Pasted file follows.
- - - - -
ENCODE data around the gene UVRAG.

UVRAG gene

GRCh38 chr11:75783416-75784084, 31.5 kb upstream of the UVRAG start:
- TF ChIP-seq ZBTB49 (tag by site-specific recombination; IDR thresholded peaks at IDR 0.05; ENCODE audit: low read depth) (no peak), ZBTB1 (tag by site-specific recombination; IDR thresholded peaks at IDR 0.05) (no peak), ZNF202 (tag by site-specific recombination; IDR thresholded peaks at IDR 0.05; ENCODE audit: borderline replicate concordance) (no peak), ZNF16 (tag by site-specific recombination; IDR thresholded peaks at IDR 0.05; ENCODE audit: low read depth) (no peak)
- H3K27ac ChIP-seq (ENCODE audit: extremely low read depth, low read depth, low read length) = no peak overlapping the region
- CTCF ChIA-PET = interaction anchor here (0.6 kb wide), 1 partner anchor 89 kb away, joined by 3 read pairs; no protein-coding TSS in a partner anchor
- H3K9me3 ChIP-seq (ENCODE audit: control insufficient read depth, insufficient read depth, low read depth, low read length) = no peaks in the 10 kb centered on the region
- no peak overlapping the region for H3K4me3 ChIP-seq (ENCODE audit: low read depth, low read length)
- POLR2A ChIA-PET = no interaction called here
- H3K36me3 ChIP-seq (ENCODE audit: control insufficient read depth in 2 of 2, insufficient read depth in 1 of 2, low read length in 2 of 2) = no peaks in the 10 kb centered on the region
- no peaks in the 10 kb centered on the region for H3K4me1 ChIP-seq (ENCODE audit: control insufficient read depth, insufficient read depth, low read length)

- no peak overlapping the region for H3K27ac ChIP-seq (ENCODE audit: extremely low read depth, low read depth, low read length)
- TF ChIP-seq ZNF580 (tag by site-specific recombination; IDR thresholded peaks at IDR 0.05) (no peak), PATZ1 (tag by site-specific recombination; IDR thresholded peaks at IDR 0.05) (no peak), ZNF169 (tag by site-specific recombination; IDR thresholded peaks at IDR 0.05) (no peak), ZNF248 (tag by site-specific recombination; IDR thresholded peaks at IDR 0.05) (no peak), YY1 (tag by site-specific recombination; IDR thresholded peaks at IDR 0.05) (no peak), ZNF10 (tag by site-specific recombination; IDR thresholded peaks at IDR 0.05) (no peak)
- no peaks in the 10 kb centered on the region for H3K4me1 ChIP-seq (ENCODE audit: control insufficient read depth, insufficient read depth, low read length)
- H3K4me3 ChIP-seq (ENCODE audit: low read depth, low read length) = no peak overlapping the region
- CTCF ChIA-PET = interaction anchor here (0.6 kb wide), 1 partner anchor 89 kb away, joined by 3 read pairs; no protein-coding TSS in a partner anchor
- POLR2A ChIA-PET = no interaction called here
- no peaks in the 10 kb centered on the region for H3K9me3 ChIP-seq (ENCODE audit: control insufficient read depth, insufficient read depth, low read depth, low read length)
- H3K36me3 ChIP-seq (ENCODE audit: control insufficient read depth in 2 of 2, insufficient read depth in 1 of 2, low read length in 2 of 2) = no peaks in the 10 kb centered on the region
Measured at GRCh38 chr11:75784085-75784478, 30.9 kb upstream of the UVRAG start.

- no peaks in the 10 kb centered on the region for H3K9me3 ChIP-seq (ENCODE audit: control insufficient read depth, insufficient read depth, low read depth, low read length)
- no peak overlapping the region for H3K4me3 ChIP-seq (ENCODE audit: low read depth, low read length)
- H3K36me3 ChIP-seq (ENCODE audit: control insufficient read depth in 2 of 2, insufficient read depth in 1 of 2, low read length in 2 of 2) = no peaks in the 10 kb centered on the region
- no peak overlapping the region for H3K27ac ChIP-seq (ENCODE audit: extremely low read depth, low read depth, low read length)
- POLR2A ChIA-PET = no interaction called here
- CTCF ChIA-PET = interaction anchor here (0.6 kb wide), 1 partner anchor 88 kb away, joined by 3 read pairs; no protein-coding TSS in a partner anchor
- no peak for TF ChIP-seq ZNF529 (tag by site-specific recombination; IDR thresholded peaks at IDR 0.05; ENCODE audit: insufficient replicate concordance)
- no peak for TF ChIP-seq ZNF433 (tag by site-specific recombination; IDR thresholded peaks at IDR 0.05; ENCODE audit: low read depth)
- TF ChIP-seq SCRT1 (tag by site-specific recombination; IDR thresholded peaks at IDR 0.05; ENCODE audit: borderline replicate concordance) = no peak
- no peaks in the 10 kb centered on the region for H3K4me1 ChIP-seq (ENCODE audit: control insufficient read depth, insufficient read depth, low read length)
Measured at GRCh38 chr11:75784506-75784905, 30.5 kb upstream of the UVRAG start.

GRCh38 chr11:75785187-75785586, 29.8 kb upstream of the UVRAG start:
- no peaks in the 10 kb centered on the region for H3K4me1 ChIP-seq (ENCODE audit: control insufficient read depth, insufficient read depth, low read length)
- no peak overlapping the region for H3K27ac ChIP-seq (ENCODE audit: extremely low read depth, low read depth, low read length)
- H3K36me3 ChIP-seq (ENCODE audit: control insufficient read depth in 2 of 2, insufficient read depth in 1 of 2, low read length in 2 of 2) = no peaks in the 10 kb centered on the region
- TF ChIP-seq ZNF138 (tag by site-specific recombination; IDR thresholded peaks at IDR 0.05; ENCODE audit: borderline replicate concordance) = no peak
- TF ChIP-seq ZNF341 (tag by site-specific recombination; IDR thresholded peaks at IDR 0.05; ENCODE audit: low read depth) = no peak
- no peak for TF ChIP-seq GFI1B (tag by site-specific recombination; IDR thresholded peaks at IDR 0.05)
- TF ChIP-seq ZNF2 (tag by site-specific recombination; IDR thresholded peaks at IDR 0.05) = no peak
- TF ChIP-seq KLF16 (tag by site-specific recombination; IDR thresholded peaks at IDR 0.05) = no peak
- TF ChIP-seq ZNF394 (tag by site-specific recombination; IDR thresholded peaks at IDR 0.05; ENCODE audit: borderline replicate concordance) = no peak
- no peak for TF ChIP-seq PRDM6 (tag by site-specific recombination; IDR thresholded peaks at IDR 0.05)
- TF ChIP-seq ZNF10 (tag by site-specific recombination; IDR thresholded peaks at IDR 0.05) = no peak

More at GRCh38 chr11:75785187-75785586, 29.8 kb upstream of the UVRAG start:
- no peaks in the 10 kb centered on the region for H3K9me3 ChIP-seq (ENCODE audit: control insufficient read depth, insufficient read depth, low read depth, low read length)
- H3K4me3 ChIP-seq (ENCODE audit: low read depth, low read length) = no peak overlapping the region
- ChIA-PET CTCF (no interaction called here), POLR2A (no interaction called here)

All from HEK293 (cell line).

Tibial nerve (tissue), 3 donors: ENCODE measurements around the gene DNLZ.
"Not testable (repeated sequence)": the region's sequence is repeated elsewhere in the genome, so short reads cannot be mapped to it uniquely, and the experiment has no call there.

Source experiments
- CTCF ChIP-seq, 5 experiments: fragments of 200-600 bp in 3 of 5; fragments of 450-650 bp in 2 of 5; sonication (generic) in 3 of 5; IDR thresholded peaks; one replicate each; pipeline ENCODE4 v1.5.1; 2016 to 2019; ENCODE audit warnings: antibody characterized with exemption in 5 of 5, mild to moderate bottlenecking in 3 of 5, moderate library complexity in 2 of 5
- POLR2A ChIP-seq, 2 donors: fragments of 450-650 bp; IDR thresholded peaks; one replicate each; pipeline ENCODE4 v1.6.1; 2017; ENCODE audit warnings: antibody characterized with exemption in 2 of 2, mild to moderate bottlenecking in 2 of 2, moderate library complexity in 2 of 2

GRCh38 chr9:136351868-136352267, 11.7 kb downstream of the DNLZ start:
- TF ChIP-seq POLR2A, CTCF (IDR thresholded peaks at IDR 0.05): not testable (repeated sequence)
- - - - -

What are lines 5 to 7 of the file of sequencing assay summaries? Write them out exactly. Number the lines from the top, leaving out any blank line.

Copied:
- H3K27ac ChIP-seq (ENCODE audit: extremely low read depth, low read depth, low read length) = no peak overlapping the region
- CTCF ChIA-PET = interaction anchor here (0.6 kb wide), 1 partner anchor 89 kb away, joined by 3 read pairs; no protein-coding TSS in a partner anchor
- H3K9me3 ChIP-seq (ENCODE audit: control insufficient read depth, insufficient read depth, low read depth, low read length) = no peaks in the 10 kb centered on the region